The U.S. Patent and Trademark Office (USPTO) recently released proposed rules for implementing the First Inventor to File provisions of the America Invents Act (AIA).  The new rules take effect on March 16, 2013. 

According to the proposed rules, a claim for priority and a certified copy of the foreign application must be filed in an application, other than a design application, within the later of four months from the actual filing date of the application or 16 months from the filing date of the prior foreign application, and the claim for priority must be presented in the application data sheet.  If an application is a national phase application, the claim for priority must be made and a certified copy of the foreign application filed within the time limit set forth in the Patent Cooperation Treaty (PCT).  If a nonprovisional application filed on or after March 16, 2013 claims the benefit of the filing date of a foreign application filed prior to March 16, 2013, and also contains, or contained at any time, a claim to an invention that has an effective filing date on or after March 16, 2013, the applicant must provide a statement to that effect within the later of four months from the actual filing date of the application, four months from the date of entry into the national stage, 16 months from the filing date of the prior foreign application, or the date that a first claim to a claimed invention that has an effective filing date on or after March 16, 2013, is presented in the application.  If a nonprovisional application filed on or after March 16, 2013, claims the benefit of the filing date of a foreign application filed prior to March 16, 2013, does not contain a claim to an invention that has an effective filing date on or after March 16, 2013, but discloses subject matter not also disclosed in the foreign application, the applicant must provide a statement to that effect within the later of four months from the actual filing date of the later-filed application, four months from the date of entry into the national stage, or 16 months from the filing date of the prior foreign application.  The applicant does not have to identify how many or which claims in the nonprovisional application have an effective filing date on or after March 16, 2013.  If an applicant fails to timely provide such a statement and then later indicates that the nonprovisional application contains a claim having an effective filing date on or after March 16, 2013, or subject matter not also disclosed in the foreign application, the USPTO may issue a requirement for information requiring the applicant to identify where there is written description support in the foreign application for the remaining claims in the nonprovisional application. 

The proposed rules would also require that in order to claim the benefit of a prior-filed provisional application, a provisional application must disclose the invention claimed in at least one claim of the later-filed application in the manner provided by 35 U.S.C. § 112(a).  If a nonprovisional application claims the benefit of the filing date of a provisional application filed prior to March 16, 2013, and also contains, or at any time contained, a claim to a claimed invention that has an effective filing date on or after March 16, 2013, the applicant would be required to provide a statement to that effect within the later of four months from the actual filing date of the later-filed application, four months from the date of entry into the national stage, 16 months from the filing date of the prior filed provisional application, or the date that a first claim to an invention that has an effective filing date on or after March 16, 2013, is presented in the application.  Further, if a nonprovisional application filed on or after March 16, 2013, claims the benefit of the filing date of a provisional application filed prior to March 16, 2013, does not contain a claim to a claimed invention that has an effective filing date on or after March 16, 2013, but discloses subject matter not also disclosed in the provisional application, the applicant must provide a statement to that effect within the later of four months from the actual filing date of the later-filed application, four months from the date of entry into the national stage, or 16 months from the filing date of filing of date of the later-filed application.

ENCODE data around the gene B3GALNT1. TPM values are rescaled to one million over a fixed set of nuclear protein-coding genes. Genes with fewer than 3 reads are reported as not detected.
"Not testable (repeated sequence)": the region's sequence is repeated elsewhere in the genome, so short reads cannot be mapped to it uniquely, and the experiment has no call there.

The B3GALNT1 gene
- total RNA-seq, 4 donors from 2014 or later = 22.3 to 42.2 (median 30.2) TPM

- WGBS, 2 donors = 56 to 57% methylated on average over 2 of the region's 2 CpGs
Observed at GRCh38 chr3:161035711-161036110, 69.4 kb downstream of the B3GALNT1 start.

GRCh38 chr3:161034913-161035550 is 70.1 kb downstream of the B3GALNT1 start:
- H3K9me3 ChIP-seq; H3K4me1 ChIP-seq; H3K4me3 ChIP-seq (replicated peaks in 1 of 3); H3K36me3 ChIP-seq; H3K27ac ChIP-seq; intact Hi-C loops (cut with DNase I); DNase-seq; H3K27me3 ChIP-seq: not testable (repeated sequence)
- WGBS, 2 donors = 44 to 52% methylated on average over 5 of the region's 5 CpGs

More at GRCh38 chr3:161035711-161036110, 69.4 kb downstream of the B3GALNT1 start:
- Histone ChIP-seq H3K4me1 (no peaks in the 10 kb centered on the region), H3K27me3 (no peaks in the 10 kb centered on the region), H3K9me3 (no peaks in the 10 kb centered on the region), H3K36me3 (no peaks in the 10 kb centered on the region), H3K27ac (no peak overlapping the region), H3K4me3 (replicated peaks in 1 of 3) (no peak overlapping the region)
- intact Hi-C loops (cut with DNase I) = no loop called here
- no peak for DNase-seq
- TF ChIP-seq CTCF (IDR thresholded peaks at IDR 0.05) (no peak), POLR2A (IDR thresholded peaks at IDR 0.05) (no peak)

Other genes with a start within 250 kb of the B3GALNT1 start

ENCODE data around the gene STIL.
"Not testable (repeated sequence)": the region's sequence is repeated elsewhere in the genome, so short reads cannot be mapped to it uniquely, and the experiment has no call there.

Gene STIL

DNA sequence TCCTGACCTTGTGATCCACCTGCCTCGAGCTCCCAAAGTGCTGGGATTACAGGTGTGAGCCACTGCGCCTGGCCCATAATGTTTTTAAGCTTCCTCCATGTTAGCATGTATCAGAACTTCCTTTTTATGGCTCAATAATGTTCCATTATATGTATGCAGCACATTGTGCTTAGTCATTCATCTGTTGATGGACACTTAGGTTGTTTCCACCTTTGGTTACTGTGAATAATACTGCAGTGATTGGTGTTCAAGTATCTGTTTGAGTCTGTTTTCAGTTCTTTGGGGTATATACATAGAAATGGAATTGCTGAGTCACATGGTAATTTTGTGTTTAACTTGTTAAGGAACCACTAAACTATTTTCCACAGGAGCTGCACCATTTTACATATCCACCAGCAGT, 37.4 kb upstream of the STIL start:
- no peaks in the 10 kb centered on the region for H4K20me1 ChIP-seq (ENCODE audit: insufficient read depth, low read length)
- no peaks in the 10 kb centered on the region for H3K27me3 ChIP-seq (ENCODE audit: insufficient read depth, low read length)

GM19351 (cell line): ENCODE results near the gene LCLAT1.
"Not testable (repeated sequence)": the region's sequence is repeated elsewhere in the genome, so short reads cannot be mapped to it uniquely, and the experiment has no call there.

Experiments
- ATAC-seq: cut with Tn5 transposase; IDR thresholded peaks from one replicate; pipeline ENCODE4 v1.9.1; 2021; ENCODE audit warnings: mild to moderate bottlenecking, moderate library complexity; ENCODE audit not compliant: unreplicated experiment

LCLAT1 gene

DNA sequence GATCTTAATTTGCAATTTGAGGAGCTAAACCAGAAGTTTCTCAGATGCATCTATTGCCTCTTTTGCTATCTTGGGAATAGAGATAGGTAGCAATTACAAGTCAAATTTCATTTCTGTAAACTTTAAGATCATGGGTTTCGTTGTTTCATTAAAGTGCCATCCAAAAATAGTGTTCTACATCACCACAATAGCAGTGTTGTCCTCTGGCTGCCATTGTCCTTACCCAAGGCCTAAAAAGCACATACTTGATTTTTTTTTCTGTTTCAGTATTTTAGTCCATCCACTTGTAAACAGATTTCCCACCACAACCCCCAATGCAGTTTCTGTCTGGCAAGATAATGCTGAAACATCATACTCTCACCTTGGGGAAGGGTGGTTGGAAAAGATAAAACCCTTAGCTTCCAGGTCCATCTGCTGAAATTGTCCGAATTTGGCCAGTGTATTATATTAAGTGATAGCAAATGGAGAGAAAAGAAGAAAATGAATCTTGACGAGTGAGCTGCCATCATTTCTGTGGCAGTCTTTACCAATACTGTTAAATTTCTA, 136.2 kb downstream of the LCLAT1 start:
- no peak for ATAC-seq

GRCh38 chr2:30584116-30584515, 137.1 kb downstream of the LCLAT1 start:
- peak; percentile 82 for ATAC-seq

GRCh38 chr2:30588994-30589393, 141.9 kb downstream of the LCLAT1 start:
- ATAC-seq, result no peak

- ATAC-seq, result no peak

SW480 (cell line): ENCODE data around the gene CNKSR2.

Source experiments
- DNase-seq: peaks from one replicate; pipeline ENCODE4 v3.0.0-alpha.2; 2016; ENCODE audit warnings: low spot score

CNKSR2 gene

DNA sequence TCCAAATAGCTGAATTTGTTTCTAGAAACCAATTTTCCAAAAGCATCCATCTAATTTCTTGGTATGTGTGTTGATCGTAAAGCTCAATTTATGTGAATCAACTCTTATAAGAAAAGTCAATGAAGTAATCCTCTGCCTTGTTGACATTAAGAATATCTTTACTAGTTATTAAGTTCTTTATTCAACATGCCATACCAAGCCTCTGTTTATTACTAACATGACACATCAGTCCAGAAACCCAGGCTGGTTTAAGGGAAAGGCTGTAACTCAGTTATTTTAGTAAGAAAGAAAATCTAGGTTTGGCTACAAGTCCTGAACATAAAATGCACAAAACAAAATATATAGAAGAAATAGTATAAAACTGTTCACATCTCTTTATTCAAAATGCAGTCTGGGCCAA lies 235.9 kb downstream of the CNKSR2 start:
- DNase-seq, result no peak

As proposed in the rules, if an applicant fails to timely provide such a statement and then later indicates that the nonprovisional application contains a claim having an effective filing date on or after March 16, 2013, or subject matter not also disclosed in the provisional application, the USPTO may issue a requirement for information requiring the applicant to identify where (by page and line or paragraph number) there is written description support.